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Fullbacks Review: It's All About DiMarco

Fact: Patrick DiMarco was once bit by a highly poisonous spider; after 5 days of horrible, mind-numbing pain, the spider finally died

Kim Klement-USA TODAY Sports

For many of you, Patrick DiMarco was a third option at fullback in 2013. First, there were those who still wished Ovie Mughelli was on the roster. Second, there were those who saw (and probably still see) Brady Ewing as the Falcons' fullback of the future. Lastly, there were those who saw DiMarco as a real option. So far, it appears those who fell into the third camp saw something in DiMarco, notwithstanding his lack of flash. Congrats to those folks, Dave owes you a drink (or seven).

Yes, I'm well aware of the obvious, and so are you. There's no use hiding it: DiMarco isn't (and probably never will be) the most popular player at Flowery Branch. But believe it or not, he was positively rated by Pro Football Focus. His cumulative blocking rating in 2013 (3.0) ranked him 10th among fullbacks who played at least 25 percent of their teams' rushing snaps. That said, he played in less than 20 percent of the Falcons' total offensive snaps. He wasn't part of the Falcons' offense more often than not. But he was there, he saw, and for the most part, when given the opportunity, he conquered.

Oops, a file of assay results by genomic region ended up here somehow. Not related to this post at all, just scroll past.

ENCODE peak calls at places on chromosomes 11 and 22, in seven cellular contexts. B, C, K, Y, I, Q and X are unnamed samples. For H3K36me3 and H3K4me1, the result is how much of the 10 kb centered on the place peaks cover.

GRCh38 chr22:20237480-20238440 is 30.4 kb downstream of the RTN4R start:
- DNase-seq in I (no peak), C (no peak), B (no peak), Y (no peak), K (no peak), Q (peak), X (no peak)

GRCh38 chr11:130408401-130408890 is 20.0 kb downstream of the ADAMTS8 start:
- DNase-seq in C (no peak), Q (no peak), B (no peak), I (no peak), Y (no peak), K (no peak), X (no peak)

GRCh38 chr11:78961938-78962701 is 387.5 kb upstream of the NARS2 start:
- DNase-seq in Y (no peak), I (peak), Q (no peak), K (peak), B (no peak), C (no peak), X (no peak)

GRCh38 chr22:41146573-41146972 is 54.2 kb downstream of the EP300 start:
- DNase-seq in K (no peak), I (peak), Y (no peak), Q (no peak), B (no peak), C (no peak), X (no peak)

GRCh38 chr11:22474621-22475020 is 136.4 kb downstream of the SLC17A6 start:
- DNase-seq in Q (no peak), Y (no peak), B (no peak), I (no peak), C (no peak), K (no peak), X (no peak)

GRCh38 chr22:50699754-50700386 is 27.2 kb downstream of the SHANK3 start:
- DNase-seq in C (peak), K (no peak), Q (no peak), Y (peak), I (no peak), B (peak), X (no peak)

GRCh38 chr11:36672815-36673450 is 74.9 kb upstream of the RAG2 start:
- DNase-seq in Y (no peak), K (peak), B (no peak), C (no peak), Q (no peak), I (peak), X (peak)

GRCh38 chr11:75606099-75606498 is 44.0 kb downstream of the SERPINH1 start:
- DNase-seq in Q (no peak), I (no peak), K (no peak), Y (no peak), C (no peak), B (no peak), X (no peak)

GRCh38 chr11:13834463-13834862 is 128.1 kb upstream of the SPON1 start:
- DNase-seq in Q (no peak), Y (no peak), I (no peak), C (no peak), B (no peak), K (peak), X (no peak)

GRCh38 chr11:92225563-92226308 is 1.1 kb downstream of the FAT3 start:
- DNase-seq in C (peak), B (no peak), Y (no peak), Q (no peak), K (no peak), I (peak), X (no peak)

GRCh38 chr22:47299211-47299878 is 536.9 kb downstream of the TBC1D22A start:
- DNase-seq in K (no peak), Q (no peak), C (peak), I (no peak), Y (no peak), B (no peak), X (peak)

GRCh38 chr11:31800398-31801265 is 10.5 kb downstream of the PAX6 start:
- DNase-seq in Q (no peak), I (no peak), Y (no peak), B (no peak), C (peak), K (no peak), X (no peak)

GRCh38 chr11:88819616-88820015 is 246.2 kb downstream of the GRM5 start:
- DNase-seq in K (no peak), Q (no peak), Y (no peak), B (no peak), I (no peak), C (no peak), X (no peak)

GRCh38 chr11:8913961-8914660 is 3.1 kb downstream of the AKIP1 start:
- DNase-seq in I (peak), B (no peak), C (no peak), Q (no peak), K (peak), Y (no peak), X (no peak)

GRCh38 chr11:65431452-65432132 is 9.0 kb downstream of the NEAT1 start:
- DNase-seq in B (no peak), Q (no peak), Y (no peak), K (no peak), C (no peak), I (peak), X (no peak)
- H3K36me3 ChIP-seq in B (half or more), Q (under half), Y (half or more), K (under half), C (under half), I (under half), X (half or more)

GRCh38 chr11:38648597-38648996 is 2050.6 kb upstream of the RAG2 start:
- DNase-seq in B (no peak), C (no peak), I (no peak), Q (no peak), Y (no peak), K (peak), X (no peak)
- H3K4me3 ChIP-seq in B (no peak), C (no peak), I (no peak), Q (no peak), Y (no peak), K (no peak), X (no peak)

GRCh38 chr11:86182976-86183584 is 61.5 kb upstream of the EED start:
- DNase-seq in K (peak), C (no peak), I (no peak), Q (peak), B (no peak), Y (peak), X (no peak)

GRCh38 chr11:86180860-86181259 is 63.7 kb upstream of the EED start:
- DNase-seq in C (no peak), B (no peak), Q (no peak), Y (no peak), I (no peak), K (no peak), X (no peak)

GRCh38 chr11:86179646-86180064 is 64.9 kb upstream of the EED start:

Brady Ewing is an interesting cat. He hasn't had much opportunity to prove his worth since the Falcons drafted him in the 5th round 2 years ago. I don't blame him, but I'd sure like to see how he performs at this level. He'd have started but for his injury early last season. Given the injuries, the team will likely be patient with him. I'm not saying I disagree with that approach; in fact, it's the smart thing to do. And that's where Dimarco comes in. He brings a level of reliability to the table that Ewing has yet to associate himself with.

Is Dimarco an elite player like Mike Tolbert or Anthony Sherman? No. He's not. He's also not as dynamic as those players, with each of them playing 2-3 times more than Dimarco. But he holds his own. I can respect that. I'm quite sure the Falcons will eventually want to lock somebody down long-term, but in the interim, he will get the job done.

Of course I'd be remiss if I didn't mention Jason Snelling. The occasional fullback didn't see much time in a run blocking role this season. While he logged well over 200 snaps, he never once produced a Pro Football Focus rateable run blocking rating. He's proven himself in the past, but with a potential dead money total under $400,000 in 2014, he may find himself on the chopping block in the very near future.

Your thoughts?